Sometimes everything just clicks. That’s certainly one way to describe how Portugal dismantled the visiting Bosnians in the second leg of their Euro 2012 playoff tie. Having drawn 0-0 in Zenica, there were some who thought that Portugal’s luck would run out against the likes of Edin Dzeko and Miralem Pjanic. But it wasn’t to be as Portugal put in perhaps their best team performance of all time.

Cristiano Ronaldo certainly played a leading role by scoring a brace, one an electrifying 8th minute free kick, but it was the collective efforts of the team that shone brightest at the Estadio da Luz. After Nani put Portugal 2-0 up with a screamer from 25 yards, Bosnia gave Portugal a scare until the oft-maligned Helder Postiga and Miguel Veloso put the game on ice, the latter with a beautifully curled free kick.

 

17 June 2012 Portugal 2-1 Netherlands

This is the match that I often speak of in hushed tones. It still raises the hair on my neck to even think of it. I remember everything about it. I could go on and on about my experience at the Euros, but this game is not my favourite of all time just because of my personal adventure at Euro 2012. I remember it in the context of how many people thought Portugal would fail in that tournament’s Group of Death. The vast majority of public opinion, including that of many Portugal fans, was firmly convinced in the build up to Poland/Ukraine 2012 that the team didn’t stand a chance against Germany, and a Netherlands team that had been perfect in qualifying until their final, meaningless match against Sweden. Portugal by comparison had once again underachieved in qualifying and was winless in four of its last five matches dating back to the pre-tournament friendlies.

The divine performance that transpired in Kharkiv was motivated in part by the constant drivel being directed at the team from all corners of the footballing globe. The English press, notorious for its tendency to devalue all other national sides but its own, had by this time piled a heaping burden of responsibility on the shoulders of Cristiano Ronaldo for his subpar performances against Denmark and Germany.

After Rafael Van Der Vaart opened the scoring, I watched on the edge of my seat as my beloved Portugal absolutely mauled their opponents for the remaining 79 minutes of the match. Ronaldo was at the centre of it all, hitting the post twice, scoring a brace, and taking every opportunity afforded to him to demonstrate that he was not to be written off so easily.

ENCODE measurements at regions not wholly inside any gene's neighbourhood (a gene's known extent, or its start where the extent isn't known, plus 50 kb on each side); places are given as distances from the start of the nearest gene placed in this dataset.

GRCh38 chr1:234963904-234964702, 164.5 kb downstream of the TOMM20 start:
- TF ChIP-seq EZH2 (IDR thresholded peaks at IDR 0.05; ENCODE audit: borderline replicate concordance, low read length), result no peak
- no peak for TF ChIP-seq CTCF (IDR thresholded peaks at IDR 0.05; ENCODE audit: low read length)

Though the hope of glory was extinguished once again by Spain, this match will always stand out in my memory as one of the finest performances of this generation.

 

19 November 2013 Sweden 2-3 Portugal 

When Portugal travelled to the outskirts of Stockholm with a 1-0 lead in their playoff tie against Sweden, I have to admit that I encountered some doubt regarding our chances of progressing to the World Cup. For once, I thought maybe this would be the moment when our prior luck in tournament playoffs would run out.

As he has done throughout his entire career, Cristiano Ronaldo silenced my doubts and those of the rest of the world by putting in a legendary hat-trick performance that left the Swedish fans in disbelief. Though some of the glory must be shared with Joao Moutinho, who excelled at finding Ronaldo with key passes, it was Portugal’s talisman that shattered all expectations once again.

When I watch video of this match I’m particularly moved by Ronaldo’s second goal. At a time in the match when Portugal was in danger of collapse, Ronaldo harnessed his exceptional pace to run onto Hugo Almeida’s throughball. But it’s that finish….that absolutely brutal, merciless finish into the bottom right corner that always leaves its mark on me. It’s exactly that blend of surgical precision and raw power that has turned Ronaldo into the most lethal goalscorer of his age.

 

10 June 2014 Portugal 5-1 Ireland